May is Asian American and Pacific Islander (AAPI) Heritage Month and there are so many ways to celebrate these diverse and beautiful cultures. This month is a dedication to those who come from Pacific islands and Asia, bringing with them a unique history full of tradition. Some of the ways everyone can celebrate a little bit of AAPI heritage are by going to museums to learn about the history of these countries and their people, reading AAPI authors, watching documentaries or AAPI-inspired shows and movies, or Asian and Pacific Island music.
Perhaps one of the most interactive ways to immerse oneself in the culture of another is through food. Taste is one of the most powerful senses we have as humans and this is a great way to relate through the flavors of another country. There are so many traditional dishes that come from Asia and the Pacific Islands (more than we could possibly fit here!) but there are some that are so iconic, they absolutely must be tried at least once. Happy Asian American and Pacific Islander Heritage Month!
The Philippines: Pancit
The recipes used for pancit are usually unique to each family which is also what makes this dish so wonderful. With so many ways to make it and such a long list of ingredient combinations, it could taste different from one household to another.
Typically, most recipes call for chicken but shrimp, pork, and Chinese sausage can also be used. The noodle dish incorporates cabbage and other thinly sliced vegetables to create crunchy textures as well as layers of flavor, and it's a very comforting dish that can be eaten any time of the day.
Vietnam: Bun Cha
One of the most common dishes you'll find for lunch when visiting Vietnam is bun cha. While pho is a top contender when it comes to savory dishes, bun cha is a must-try for anyone who's new to the cuisine.
Bun cha is a Hanoi specialty and it starts with ground pork that's seasoned well and cooked. These meatballs - or pork patties - are then added to a delicious broth with noodles and vegetables, with the intention being to eat a bite of each.
Fiji: Fish Curry
It's true - there are many curries around the world and it can get confusing when so many countries have their own twists on the dish. However, Fiji is known for its fish curry and this will likely become a favorite.
Cinnamon and turmeric are added to this curry to give it brightness and warmth, which both serve as the perfect balance to tender, flaky fish pieces.
China: Scallion Pancakes
Scallion pancakes have caught on in many places and it's due to one simple reason: they're delicious! They're also super simple to make and are essentially a one-bowl recipe with the exception of the pan used to fry them.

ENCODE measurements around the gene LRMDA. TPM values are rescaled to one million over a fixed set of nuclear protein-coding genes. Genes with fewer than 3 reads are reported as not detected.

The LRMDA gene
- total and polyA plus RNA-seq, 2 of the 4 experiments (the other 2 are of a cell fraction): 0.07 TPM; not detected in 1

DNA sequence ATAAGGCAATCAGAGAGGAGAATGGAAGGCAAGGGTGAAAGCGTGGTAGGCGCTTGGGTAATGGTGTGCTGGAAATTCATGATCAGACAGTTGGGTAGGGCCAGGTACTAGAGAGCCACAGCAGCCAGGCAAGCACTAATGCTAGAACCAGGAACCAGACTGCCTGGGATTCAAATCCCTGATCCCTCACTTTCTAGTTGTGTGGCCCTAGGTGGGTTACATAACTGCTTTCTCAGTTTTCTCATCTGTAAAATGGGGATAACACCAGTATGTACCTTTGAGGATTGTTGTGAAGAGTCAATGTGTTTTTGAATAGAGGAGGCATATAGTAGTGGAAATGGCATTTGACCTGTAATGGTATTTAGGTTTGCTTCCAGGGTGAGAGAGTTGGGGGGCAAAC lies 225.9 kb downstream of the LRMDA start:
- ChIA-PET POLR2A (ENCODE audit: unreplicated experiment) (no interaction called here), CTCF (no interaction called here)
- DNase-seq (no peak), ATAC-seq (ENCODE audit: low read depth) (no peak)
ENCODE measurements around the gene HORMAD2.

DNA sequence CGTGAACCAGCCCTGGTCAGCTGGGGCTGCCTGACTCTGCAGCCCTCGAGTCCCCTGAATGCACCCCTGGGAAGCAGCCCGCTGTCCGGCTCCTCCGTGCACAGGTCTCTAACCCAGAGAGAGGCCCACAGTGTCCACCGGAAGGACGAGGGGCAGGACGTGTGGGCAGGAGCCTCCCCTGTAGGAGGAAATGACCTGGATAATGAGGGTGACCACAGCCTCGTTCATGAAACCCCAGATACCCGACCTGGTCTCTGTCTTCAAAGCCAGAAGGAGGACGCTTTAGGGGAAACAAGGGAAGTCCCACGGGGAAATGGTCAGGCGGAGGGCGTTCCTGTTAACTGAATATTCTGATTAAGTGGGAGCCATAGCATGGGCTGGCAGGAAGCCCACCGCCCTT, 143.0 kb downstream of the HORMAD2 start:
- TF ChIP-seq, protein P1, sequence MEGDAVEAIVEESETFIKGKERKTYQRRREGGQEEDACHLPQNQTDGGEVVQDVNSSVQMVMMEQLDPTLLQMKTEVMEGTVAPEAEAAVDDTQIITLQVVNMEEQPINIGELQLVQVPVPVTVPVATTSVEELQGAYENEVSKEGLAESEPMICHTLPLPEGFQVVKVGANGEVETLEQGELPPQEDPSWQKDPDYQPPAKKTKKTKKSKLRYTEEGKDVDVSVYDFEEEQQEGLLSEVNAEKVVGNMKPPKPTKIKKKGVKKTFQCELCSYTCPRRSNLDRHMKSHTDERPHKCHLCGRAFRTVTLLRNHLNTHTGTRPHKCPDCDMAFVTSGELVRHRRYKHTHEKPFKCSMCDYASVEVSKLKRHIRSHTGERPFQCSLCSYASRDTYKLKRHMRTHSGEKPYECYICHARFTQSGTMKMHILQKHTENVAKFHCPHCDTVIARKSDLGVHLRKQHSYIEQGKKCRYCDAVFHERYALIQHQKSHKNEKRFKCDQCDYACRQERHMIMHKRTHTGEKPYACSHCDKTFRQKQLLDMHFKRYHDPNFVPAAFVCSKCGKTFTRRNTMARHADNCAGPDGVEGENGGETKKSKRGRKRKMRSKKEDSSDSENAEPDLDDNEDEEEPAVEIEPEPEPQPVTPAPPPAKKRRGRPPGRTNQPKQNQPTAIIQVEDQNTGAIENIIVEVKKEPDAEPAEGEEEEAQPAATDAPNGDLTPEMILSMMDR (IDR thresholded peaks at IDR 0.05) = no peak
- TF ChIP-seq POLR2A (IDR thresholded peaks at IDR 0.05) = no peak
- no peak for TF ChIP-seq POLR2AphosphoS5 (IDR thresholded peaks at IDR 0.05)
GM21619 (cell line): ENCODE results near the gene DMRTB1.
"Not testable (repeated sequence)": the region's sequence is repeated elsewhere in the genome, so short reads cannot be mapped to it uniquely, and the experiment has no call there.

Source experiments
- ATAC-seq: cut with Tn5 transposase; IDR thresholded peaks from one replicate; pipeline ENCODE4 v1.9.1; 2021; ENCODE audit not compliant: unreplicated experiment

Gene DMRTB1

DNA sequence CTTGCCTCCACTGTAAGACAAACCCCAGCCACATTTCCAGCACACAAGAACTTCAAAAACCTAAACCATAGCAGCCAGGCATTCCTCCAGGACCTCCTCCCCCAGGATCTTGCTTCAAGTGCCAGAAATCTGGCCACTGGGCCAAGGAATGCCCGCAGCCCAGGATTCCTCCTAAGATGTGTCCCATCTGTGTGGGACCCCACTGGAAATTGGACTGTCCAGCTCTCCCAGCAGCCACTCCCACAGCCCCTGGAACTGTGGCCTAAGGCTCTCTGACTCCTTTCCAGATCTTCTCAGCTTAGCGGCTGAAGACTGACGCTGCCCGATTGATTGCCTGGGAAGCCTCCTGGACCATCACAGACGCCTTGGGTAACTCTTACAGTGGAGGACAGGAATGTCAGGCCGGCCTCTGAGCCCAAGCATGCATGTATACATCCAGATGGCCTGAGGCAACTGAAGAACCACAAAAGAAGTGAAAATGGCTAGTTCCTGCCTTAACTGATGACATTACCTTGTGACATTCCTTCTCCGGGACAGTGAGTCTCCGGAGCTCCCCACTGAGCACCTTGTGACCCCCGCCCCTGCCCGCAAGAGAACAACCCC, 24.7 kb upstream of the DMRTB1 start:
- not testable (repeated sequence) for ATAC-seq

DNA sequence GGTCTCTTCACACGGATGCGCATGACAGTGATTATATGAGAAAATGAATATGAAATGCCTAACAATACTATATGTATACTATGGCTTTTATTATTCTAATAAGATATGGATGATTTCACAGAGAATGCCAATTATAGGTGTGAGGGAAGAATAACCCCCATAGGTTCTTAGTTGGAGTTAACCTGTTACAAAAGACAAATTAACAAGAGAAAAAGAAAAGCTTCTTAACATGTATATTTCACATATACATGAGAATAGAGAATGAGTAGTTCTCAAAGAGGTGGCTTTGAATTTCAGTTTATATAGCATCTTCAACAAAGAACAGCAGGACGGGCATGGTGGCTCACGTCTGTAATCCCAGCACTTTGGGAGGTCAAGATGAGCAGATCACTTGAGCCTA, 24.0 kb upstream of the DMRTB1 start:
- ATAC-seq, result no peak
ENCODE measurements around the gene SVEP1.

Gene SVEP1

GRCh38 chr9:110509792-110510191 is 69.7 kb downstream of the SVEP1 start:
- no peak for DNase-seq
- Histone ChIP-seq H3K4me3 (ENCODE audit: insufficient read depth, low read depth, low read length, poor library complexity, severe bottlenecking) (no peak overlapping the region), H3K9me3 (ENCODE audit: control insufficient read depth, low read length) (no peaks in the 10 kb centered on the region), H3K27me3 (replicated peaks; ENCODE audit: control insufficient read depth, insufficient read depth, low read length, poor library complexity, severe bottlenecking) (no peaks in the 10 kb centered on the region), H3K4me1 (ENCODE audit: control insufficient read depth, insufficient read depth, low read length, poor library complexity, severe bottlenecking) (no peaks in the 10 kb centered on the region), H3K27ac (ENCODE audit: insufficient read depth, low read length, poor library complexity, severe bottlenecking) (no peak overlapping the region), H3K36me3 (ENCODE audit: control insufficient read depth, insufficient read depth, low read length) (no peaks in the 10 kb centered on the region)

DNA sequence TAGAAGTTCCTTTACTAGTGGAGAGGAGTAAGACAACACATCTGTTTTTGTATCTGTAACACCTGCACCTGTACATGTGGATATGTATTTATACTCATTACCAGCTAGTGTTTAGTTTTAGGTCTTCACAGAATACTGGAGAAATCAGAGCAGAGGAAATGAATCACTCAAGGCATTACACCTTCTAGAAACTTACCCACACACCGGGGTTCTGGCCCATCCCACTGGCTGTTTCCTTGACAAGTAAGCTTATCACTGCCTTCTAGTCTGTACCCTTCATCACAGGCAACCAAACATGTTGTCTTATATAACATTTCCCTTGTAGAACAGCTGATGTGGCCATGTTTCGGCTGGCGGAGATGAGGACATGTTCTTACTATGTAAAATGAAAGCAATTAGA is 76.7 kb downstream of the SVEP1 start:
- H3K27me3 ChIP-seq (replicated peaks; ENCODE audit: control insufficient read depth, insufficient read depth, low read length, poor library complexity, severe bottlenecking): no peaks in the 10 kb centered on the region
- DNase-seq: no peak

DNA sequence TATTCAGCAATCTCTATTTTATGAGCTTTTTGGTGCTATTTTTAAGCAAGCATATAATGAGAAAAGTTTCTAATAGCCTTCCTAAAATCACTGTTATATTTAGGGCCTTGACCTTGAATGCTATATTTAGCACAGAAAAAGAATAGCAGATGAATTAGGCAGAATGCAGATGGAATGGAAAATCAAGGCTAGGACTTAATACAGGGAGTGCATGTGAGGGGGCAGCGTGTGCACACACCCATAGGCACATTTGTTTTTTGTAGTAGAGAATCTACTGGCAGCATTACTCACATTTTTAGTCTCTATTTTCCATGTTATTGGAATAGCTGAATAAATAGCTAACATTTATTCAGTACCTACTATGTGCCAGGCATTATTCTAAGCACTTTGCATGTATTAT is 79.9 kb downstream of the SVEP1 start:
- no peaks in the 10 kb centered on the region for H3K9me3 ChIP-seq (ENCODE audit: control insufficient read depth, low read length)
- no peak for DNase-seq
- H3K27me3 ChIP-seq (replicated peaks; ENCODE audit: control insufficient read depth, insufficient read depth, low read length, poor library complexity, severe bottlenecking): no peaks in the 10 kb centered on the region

Scallion pancakes are the perfect balance for a savory pancake, and with a simple dipping sauce, their flavor is over the top. Fresh, herby, and perfectly filling, they're great for any meal and make for a great snack.
Poke is another dish that's catching on in popularity over the last few years outside of Hawaii. These unbelievably fresh fish dishes are super healthy and light, and always exude flavor that you wouldn't expect.
They can even be made with tofu and other meat-free alternatives now, making them a great option for everyone - including those who don't like fish!
Samoan cuisine is not one that's as well known as many others, which makes oka a great dish to try. There's nothing like having it in the Samoan islands, though, because its flavors come from local ingredients.
Traditionally, Samoan fish is used and gets marinated in citruses such as lemon or lime juice, fresh coconut cream, salt, and onions, resulting in a ceviche-style dish that's bursting with freshness.
Malaysia: Sweet Potato Doughnuts
In Malaysia, sweet potato doughnuts are usually eaten during tea time or for breakfast. They're a great sweet treat to start the day out with and in contrast to the doughnuts most people are familiar with, these are not overwhelming in their sugar content.
They're made without yeast and are deep-fried before being dusted with sugar and served warm.
Tahiti: Poisson Cru
Poisson cru is all over Tahiti and when translated, it means 'raw fish.' With so many fresh fish available in the Pacific, it's easy to see why so many of these dishes keep the fish in its most natural form, adding things to enhance its flavors.
This tropical dish is a signature on the islands and is one of the freshest dishes you can try when visiting this beautiful destination.